Poet Palmambrogio Guanziroli loses his wallet mere moments after arriving in Milan. He locates the culprit, a photographer nicknamed 'Click' and takes up residence with him until he either gets his money back or his poetry published.
Peppino, a slow-witted local villager of the Italian resort town of Amalfi, is bribed to impersonate famed rock and roll star Adriano Celentano for autographs and personal appearances. ... See full summary »
The first half of 'L'Emigrante' seems to be a homage to Chaplin's 'The Immigrant'. It even starts in black and white with a small boy watching his father board a ship to America. Years later, all grown up and in colour, Pippolo Cavallo (Adriano Celentano) takes the same route (dressed as a woman) to search for his father and begin a new life (not to mention avoid the draft). You would think the second half is a nod to 'The Godfather Part Two', if this one had not come out a year earlier.
The film boasts impressive production values including authentic looking costumes and locations. Numerous Italian folk songs also help to transport us to Little Italy of a century ago. Still our hero has to sleep in the park after failing at all sorts of odd jobs like shoe shine boy, waiter, paperboy and coroner. A running gag involves Sybil Danning as a drunk socialite who has the hots for Pippolo, but he only has eyes for Rosita Flores (Claudia Mori), an Italian folk singer whom he met on the way to America.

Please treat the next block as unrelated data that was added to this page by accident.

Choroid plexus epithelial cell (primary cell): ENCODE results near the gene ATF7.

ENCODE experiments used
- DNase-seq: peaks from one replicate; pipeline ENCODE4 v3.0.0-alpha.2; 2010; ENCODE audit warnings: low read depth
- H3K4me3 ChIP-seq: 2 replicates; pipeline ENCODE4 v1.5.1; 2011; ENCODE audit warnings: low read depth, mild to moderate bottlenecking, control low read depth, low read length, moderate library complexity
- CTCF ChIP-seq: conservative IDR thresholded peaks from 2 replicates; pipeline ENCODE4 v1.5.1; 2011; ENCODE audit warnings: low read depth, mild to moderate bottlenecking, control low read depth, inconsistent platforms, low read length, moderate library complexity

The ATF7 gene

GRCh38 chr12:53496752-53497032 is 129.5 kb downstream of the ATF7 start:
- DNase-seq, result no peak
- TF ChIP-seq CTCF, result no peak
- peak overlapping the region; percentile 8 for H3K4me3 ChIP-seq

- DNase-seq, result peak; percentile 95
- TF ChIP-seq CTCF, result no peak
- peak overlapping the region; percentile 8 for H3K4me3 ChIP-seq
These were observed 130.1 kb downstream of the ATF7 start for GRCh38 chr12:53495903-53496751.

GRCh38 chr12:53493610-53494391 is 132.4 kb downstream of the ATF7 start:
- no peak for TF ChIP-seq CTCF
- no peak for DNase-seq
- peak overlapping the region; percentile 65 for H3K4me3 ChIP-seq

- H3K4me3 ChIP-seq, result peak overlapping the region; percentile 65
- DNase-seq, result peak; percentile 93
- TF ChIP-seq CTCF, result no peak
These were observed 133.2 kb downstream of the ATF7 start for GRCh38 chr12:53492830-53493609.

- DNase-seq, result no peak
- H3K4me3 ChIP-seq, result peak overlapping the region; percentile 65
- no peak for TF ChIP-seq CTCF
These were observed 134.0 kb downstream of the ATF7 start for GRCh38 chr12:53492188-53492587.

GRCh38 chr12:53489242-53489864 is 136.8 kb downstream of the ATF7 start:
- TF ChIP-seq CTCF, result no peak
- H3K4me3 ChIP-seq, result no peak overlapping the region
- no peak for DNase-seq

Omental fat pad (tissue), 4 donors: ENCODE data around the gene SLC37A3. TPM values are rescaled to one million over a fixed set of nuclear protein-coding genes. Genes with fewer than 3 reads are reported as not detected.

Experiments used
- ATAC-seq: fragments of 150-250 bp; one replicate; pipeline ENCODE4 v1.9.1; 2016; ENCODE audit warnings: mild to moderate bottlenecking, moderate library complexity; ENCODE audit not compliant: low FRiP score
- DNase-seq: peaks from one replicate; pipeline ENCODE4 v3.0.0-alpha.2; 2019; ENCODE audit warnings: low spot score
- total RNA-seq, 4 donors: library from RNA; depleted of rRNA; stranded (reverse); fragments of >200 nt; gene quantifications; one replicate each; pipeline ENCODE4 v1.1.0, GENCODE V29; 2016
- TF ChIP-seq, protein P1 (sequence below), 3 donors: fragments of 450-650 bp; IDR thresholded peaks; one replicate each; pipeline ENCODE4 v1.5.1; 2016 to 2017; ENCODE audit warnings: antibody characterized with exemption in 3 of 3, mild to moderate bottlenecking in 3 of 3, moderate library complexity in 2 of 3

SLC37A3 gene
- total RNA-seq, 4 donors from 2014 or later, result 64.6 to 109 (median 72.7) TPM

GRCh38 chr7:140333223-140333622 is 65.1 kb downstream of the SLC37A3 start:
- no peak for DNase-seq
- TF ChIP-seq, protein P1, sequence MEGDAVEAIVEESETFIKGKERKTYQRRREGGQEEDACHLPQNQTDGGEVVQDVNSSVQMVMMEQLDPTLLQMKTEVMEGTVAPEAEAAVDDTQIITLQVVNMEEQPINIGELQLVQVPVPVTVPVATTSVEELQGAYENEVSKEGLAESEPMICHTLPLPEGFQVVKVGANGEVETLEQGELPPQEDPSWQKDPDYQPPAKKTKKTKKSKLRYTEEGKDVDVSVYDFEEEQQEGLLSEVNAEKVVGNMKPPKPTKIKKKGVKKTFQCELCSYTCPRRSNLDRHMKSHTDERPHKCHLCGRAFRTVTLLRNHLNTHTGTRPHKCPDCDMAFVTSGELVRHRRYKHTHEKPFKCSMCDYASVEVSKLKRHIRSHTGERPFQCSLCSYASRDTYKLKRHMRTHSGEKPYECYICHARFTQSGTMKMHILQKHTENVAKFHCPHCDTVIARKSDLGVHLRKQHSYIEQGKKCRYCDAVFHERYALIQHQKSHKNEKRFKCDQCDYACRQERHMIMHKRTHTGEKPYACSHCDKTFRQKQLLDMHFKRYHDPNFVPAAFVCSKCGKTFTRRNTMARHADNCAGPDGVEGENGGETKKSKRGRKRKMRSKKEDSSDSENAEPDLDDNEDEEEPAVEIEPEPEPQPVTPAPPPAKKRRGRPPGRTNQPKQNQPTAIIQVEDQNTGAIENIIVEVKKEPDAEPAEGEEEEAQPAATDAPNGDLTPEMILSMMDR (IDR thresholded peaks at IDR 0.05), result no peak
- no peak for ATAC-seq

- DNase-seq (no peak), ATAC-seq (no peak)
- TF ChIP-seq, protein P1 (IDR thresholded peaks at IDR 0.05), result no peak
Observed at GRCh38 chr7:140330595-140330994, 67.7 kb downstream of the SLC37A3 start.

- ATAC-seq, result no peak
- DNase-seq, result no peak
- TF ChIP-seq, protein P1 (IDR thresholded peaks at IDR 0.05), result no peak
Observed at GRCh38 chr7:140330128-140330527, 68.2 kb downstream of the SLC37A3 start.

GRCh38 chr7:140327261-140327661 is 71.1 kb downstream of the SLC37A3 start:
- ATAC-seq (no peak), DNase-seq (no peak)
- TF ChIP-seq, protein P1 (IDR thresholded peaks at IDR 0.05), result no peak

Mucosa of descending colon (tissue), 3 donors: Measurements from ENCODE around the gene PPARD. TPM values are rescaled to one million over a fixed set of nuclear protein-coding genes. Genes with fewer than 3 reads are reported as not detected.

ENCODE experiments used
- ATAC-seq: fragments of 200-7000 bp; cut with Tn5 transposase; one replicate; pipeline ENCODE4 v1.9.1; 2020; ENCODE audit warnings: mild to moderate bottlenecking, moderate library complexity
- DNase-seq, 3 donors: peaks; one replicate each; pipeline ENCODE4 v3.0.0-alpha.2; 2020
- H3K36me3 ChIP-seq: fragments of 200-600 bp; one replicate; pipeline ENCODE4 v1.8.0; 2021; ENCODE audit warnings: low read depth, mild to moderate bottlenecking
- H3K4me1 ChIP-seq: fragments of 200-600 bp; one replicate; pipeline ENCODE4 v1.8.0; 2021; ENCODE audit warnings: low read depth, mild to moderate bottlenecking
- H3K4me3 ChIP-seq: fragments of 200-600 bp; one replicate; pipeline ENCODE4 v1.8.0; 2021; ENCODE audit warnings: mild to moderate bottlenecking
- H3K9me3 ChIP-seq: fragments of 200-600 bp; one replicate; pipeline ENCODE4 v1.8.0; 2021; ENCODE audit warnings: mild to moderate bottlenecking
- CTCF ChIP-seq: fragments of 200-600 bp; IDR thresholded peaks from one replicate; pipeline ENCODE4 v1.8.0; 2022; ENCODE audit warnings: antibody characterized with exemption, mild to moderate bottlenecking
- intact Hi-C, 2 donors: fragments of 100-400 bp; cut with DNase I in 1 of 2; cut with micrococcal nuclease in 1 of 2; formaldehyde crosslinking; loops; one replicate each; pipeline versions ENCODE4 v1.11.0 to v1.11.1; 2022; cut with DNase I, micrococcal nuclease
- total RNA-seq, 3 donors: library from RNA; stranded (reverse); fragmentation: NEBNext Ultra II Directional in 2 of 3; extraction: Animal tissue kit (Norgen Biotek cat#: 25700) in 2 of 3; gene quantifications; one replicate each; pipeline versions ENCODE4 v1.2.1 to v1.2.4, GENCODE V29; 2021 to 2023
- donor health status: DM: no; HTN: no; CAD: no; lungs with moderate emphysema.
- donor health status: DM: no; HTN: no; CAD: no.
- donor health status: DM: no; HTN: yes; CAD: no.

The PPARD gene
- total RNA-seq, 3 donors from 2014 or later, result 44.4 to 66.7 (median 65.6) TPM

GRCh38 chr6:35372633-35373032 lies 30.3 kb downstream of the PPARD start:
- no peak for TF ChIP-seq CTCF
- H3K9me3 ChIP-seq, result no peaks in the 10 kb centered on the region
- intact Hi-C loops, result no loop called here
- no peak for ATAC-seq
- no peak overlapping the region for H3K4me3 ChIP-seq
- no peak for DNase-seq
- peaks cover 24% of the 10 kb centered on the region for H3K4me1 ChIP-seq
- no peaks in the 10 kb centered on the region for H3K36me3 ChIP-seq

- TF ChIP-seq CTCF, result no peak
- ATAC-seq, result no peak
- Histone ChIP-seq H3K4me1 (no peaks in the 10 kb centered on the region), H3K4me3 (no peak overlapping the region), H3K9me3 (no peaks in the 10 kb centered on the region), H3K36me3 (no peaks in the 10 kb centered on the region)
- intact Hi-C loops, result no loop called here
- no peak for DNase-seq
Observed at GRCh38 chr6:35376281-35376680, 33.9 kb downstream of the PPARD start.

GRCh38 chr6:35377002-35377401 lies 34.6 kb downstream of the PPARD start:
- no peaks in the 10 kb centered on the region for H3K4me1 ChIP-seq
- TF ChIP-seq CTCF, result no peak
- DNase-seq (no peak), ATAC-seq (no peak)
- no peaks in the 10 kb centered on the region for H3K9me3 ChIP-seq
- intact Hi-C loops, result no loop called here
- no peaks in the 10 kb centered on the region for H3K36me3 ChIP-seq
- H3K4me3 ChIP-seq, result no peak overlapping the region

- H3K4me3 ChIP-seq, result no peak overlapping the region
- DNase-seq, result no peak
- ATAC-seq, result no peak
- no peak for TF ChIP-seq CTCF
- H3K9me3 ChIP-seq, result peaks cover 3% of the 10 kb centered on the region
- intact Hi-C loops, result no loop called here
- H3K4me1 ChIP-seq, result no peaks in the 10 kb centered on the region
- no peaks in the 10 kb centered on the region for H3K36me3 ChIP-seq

After a string of silly situations in the first half of the film, the comedy makes way for more serious themes and plot twists when Pippolo gets into a life of crime and starts to learn more about his father. Adriano Celentano certainly proves that he can play more than the loudmouth, selfimportant characters that would become the staple of his career. Just when you thought the film has become a straight drama, the sillyness returns for the final sequence.
6 out of 10
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